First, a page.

by Richard Denniss
[Originally published in the Australian Financial Review, 27 May 2019]
There’s no doubt the Adani coal mine helped the Liberal National Party win votes in North Queensland but there’s also no doubt it helped them lose a lot of votes – and economic credibility – in Sydney, Melbourne and Adelaide. And while the triumphalism of National Party MPs like George Christensen and Barnaby Joyce is understandable, so is the frustration being expressed by Liberals clinging to the disappearing margins in formerly blue-ribbon seats such as Boothby and Higgins.
The Coalition’s tension over the definition of their base is nowhere clearer than in the actions of Minister for Resources Matt Canavan. When campaigning to win seats like Herbert in North Queensland, he is can-do Canavan who wants to rip away “green tape” and get things moving. But when campaigning for Nicolle Flint in the now ultra-marginal seat of Boothby in the south Adelaide he becomes a hasten-slowly kind of guy.
On the eve of the election, as the Coalition clung to its narrow route to victory, Canavan announced an entirely new layer of green tape for Equinor, the Norwegian oil company eager to drill in the Great Australian Bight, to cut through. There was no talk of sovereign risk, or the need for investor certainty, and nor was there a hint of irony. In modern Australian politics, when seats are in play, credibility and consistency get spent even faster than money.
For years the Queensland LNP has sneered at “inner-city elites” who take issues like climate change seriously when casting their vote. When those voters were primarily in seats held by Labor and the Greens such tribalism might have made some political sense. But now that once safe seats like Higgins and Kooyong are swinging heavily to the Labor Party and the Greens, crowing from the Queensland Nationals about the joys of subsidising fossil fuels is causing lasting political pain for small ‘l’ Liberal MPs trying to hold onto their economically conservative and socially progressive voters.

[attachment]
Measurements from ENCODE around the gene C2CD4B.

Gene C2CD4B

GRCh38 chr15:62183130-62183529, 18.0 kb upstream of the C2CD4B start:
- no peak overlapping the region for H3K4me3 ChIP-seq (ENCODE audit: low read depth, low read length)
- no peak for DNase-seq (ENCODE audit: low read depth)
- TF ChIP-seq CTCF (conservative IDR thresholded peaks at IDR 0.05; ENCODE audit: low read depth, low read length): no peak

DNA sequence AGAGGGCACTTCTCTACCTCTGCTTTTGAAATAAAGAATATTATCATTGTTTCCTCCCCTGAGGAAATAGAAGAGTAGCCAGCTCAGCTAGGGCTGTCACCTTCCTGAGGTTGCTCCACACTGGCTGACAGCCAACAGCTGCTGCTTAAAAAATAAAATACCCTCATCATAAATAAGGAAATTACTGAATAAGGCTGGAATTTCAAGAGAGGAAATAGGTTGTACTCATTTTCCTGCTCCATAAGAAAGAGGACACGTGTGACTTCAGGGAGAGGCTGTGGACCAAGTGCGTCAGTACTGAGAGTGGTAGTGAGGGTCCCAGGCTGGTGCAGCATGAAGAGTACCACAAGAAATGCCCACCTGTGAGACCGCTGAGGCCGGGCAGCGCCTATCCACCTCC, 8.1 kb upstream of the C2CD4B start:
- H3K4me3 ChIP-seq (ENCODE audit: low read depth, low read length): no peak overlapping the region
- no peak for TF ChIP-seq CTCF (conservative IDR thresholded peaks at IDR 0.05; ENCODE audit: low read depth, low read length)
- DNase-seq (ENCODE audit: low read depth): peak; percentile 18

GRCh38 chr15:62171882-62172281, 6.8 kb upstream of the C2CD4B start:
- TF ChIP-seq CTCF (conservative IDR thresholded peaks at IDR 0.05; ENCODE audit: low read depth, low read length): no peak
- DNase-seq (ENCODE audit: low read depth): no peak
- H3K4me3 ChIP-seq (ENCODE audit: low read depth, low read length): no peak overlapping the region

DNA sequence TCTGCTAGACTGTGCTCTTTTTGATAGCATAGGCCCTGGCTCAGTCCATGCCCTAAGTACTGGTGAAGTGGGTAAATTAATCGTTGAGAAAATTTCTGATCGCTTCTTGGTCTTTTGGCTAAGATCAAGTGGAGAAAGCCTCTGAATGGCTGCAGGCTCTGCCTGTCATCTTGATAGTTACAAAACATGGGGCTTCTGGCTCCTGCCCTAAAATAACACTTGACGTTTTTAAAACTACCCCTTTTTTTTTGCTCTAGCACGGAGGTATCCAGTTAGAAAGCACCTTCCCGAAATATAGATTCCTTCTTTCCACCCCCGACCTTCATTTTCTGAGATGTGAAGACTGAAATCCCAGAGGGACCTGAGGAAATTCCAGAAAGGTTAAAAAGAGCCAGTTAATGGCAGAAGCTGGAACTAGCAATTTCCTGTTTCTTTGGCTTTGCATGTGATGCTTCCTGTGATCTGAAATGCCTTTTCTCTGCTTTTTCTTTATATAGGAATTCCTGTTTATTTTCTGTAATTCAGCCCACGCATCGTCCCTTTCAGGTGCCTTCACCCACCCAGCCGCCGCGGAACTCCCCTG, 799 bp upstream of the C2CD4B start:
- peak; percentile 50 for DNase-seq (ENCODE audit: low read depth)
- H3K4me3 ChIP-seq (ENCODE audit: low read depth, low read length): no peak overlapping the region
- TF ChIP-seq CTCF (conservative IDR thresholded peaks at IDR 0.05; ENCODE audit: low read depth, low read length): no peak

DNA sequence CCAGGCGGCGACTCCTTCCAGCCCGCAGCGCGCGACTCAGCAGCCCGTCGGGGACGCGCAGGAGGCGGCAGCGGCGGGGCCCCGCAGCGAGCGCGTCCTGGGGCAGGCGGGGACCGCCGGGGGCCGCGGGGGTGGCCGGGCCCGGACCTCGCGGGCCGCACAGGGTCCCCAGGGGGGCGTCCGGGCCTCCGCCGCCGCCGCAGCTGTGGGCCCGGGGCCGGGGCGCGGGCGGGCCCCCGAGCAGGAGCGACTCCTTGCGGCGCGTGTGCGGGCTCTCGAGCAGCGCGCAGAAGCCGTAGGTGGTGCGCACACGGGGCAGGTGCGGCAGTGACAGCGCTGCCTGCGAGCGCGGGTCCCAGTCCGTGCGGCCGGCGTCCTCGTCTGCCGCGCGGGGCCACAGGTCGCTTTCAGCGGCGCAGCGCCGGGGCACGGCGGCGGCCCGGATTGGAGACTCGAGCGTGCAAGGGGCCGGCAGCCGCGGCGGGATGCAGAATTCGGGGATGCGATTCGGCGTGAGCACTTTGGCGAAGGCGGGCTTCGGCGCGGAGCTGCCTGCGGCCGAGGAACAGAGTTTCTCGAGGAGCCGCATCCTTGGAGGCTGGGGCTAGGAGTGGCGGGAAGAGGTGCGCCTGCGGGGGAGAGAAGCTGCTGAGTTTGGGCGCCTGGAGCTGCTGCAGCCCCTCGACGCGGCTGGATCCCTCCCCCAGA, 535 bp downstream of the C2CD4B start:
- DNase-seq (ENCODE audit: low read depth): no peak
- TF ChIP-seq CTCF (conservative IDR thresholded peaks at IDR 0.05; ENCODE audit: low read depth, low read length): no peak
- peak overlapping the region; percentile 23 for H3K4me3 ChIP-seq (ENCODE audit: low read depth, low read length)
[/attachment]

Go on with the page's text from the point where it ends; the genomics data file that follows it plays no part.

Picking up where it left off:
When Zali Steggall defeated Tony Abbott she won all but five of the 50 polling booths in Warringah. Not only did she deliver an 18 per cent swing against the former prime minister, she won votes comprehensively across a large, diverse and once safe Liberal seat. In her worst booth she won 45 per cent of the 2PP vote. The result raises some interesting questions. If concern about climate change is an elitist issue, then the pro-Adani faction in the Coalition are a fundamental threat to the Liberal’s ability to hold the traditionally blue-ribbon suburbs.
And if the reason Warringah swung so hard against the Liberals was that Abbott was toxic, then weren’t the moderates in the party right to replace him with Malcolm Turnbull?
There were hopes in corporate Australia that a re-elected Scott Morrison would attempt to take some of the the heat out of climate politics and appoint a moderate like Senator Arthur Sinodinos to the Environment and Energy portfolio. Instead Sinodinos is overseas on a diplomatic posting leaving Angus Taylor, Canavan and Joyce to convince well-heeled Liberal voters that electric cars and solar panels are a step towards socialism.
The Coalition holds a minority of seats in most states but their dominance in Queensland is big enough for them to govern over the entire county. But as Canavan’s new-found concern for thorough approval processes in South Australia shows, at least some in the Coalition are figuring out that what works in Queensland, might not work so well across the rest of Australia.
The ACT has a 100 per cent renewable energy target for 2020 and some of the cheapest electricity in the country. Liberals that opposed that target haven’t been in power for 18 years. No matter how determined some Queensland MPs are to ignore climate change, there will always be Liberal MPs in Sydney, Melbourne and Adelaide who are keener to hold their seats than they are to subsidise fossil fuels.
Drilling for oil in the Great Australian Bight, fracking for gas in NSW, and building new coal mines in Queensland all create small numbers of jobs, but they’re all beginning to shift large numbers of votes. While the next three years might deliver some unexpected wins to to the fossil fuel industry, the 8 per cent primary swing to Labor in Boothby and Canavan’s new-found fondness for green tape shows the fossil fuel industries’ wins may well end up being the Liberal Party’s losses.
Richard Denniss is chief economist at The Australia Institute @RDNS_TAI
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